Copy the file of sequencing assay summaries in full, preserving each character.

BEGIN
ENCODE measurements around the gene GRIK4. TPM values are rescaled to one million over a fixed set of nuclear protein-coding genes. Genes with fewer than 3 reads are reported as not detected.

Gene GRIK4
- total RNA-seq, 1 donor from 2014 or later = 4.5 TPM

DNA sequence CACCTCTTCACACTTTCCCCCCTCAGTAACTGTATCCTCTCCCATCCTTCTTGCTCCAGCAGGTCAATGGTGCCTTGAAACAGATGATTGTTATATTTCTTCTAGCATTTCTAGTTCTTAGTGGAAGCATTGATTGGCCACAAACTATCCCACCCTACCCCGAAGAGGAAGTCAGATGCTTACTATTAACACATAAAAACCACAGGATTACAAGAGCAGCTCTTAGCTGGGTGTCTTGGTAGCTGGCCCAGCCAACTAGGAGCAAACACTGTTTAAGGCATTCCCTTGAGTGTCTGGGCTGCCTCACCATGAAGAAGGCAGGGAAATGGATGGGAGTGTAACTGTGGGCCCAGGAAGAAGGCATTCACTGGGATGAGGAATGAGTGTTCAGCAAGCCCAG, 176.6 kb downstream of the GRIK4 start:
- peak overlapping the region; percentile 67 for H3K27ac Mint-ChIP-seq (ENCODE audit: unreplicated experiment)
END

ENCODE measurements around the gene GRIK4. TPM values are rescaled to one million over a fixed set of nuclear protein-coding genes. Genes with fewer than 3 reads are reported as not detected.

Gene GRIK4
- total RNA-seq, 1 donor from 2014 or later = 4.5 TPM

DNA sequence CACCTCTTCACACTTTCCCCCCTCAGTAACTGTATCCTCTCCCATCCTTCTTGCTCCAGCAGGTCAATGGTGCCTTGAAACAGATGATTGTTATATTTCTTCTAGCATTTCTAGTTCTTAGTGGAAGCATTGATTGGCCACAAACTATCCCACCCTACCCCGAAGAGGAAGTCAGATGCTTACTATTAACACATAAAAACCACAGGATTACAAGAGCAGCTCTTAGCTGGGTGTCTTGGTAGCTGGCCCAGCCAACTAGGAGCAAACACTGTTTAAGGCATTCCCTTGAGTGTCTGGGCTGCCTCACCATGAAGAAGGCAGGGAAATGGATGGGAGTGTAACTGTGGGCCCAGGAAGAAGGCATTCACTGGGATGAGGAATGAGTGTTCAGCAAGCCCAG, 176.6 kb downstream of the GRIK4 start:
- peak overlapping the region; percentile 67 for H3K27ac Mint-ChIP-seq (ENCODE audit: unreplicated experiment)